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This case report describes thrombolysis for axillosubclavian vein thrombosis, and discusses causes and current opinion on management options.
A 54-year-old architect was admitted with a one-week history of a painful, swollen right arm. The patient was otherwise healthy with no significant past medical history and, in particular, no antecedent history of venous thromboembolism nor of trauma or heavy use of the limb. On examination, the right arm was grossly swollen, warm and erythematous with visible distension of the collateral veins. Ultrasound examination was performed which demonstrated a thrombus in the right axillary and subclavian veins.
Following discussion with radiology and vascular teams it was decided to undertake thrombolysis. Venography confirmed occlusion of the right axillary and subclavian with patency of the brachiocephalic and internal jugular beyond (Figure 1). A straight multisided catheter was used to lace the thrombus with approximately 10 mg tissue plasminogen activator (tPA) followed by an infusion of 0.5 mg/hour along with heparin via a sheath side arm. No immediate side-effects were encountered and the patient was transferred to ITU for monitoring. Follow-up angiography performed the subsequent day demonstrated that recanalization of the arm vessels had taken place and also that there was tight subclavian vein stenosis which required balloon dilatation. A radiograph of the cervical spine showed mild spondylosis but no cervical ribs or elongation to suggest bands. The patient was discharged home with a recommendation of at least six months warfarinization. On review, the patient has experienced no further swelling of the limb which is functionally normal allowing him to continue in his career unimpeded.
Axillosubclavian vein thrombosis is an uncommon condition accounting for approximately 4% of all deep vein thromboses (DVT).1 Although conventionally divided into primary and secondary forms, abnormalities such as external compression by a cervical rib or endothelial damage from strenuous use of the affected limb are almost always identified as risk factors in patients with ‘primary’ axillosubclavian vein thrombosis where more obvious causative factors, such as the presence of an indwelling venous catheter, are lacking. Other risk factors for secondary axillosubclavian thrombosis include hypercoagulable states2 and the presence of cardiac pacemakers.3 Although historically considered to be a relatively benign and self-limiting condition, axillosubclavian vein thrombosis is now increasingly recognized as a potential cause of significant consequences including pulmonary embolism4 and post-thrombotic syndromes.5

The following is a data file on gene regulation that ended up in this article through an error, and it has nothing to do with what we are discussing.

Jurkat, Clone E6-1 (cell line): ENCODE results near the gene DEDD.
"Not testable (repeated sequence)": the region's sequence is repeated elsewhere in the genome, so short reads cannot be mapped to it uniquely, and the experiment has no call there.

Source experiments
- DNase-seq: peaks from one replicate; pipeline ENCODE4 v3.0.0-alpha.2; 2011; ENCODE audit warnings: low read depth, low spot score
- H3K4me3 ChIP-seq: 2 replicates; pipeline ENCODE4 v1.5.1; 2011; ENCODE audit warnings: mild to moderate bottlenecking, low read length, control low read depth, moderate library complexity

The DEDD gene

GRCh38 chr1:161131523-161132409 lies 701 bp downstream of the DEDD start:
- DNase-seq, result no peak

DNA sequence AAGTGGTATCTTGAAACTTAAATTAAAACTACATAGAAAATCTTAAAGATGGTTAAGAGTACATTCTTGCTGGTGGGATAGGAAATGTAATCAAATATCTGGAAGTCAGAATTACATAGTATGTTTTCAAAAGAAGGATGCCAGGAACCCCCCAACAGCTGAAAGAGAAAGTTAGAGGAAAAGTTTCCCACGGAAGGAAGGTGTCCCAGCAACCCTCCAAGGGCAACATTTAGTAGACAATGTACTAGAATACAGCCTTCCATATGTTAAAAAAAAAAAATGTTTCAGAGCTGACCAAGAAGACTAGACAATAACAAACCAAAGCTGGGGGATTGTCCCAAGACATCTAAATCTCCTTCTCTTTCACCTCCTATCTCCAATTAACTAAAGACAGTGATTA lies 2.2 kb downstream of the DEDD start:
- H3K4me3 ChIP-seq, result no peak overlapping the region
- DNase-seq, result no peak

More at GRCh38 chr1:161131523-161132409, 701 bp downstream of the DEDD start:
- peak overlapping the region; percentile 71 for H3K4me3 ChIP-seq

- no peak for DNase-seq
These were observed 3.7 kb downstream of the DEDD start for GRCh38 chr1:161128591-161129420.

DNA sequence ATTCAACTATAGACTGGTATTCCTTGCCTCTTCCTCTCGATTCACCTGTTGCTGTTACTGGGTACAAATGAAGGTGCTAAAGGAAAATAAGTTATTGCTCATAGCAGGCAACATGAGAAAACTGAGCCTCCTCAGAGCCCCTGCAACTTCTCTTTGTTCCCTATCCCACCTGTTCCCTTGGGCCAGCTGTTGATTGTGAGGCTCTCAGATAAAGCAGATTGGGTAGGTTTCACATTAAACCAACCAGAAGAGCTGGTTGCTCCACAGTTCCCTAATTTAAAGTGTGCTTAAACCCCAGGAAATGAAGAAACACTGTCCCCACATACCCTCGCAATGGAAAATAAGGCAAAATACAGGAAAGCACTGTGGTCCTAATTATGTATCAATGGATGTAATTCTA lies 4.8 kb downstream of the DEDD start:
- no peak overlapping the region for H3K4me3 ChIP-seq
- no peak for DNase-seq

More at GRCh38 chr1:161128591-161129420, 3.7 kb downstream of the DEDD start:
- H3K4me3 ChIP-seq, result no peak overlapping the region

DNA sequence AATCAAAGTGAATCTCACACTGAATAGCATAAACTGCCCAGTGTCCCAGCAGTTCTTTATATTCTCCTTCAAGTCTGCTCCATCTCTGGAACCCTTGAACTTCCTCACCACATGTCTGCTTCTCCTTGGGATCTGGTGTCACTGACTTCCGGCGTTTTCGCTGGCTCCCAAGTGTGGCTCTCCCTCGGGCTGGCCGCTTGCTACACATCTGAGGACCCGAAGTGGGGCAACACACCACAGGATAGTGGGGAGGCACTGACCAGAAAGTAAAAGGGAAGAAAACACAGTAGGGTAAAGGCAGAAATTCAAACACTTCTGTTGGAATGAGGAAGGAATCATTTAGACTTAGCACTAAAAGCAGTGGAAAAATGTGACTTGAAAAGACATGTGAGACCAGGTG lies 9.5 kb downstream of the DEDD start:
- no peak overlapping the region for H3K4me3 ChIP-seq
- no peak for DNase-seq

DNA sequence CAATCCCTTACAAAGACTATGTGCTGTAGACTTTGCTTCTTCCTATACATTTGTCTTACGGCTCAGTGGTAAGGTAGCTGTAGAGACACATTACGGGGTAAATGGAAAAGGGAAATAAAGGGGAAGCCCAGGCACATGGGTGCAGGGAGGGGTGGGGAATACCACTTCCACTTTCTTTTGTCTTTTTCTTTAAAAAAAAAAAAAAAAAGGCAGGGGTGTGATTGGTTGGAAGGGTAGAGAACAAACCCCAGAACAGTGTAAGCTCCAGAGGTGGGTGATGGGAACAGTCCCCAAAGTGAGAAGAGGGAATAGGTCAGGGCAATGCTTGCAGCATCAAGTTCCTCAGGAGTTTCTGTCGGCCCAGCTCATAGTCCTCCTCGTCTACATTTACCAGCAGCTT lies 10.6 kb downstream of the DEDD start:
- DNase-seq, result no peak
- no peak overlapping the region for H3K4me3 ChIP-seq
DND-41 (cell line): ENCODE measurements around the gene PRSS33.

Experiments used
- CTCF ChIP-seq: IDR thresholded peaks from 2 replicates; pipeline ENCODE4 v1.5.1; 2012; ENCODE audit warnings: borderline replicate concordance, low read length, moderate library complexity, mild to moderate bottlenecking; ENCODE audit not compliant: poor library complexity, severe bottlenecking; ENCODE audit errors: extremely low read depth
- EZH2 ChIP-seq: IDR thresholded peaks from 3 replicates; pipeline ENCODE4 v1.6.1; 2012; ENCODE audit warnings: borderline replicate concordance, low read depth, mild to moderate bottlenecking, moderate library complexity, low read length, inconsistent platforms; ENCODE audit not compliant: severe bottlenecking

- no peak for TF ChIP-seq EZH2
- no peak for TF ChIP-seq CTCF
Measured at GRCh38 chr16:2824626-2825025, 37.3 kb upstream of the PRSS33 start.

Primary axillosubclavian vein thrombosis includes Paget-von Schrötter syndrome or effort-induced thrombosis in which endothelial damage resulting from strenuous use of the affected, usually dominant, arm promotes clot formation. Venous compression, caused by a cervical rib or congenital fibromuscular bands for example, is also a frequent finding and thought to contribute to the formation of the thrombus resulting in stasis within the affected vein. This case demonstrates that although commonly reported in the literature, these risk factors are not universally present and their absence should not deter consideration of the diagnosis where examination findings are suggestive.
Management of axillosubclavian vein thrombosis remains a controversial issue. Earlier conservative treatment strategies involving rest and elevation of the limb with anticoagulation have been associated with high rates of residual chronic disability6 and treatment algorithms that include thrombolysis appear to be associated with fewer long-term complications.7 This case demonstrates successful outcome using local thrombolysis followed by balloon dilation of subclavian vein stenosis. No anatomical abnormalities of the thoracic outlet were identified in this case and, therefore, surgical intervention was not warranted.
The relative rarity of axillosubclavian vein thrombosis as opposed to lower limb DVT means large scale trials are sparse. In addition, the broad aetiology of the condition means that extrapolating data from the studies which are available may not always be relevant, especially in cases such as this in which classical risk factors are absent. Studies that have compared the effectiveness of local versus systemic thrombolysis in lower limb DVT have shown favourable results for catheter-directed thrombolysis.8 More large scale studies covering a wider range of patients are, however, needed in order to offer accurate and comprehensive advice on management for patients with axillosubclavian vein thrombosis.
IM wrote the initial manuscript after discussions with EB-H. EB-H subsequently wrote revisions to the text. RM provided ongoing supervisory advice about the clinical details of the patient and suggested clarifications to the text prior to submission. All three authors were involved in the patient's clinical care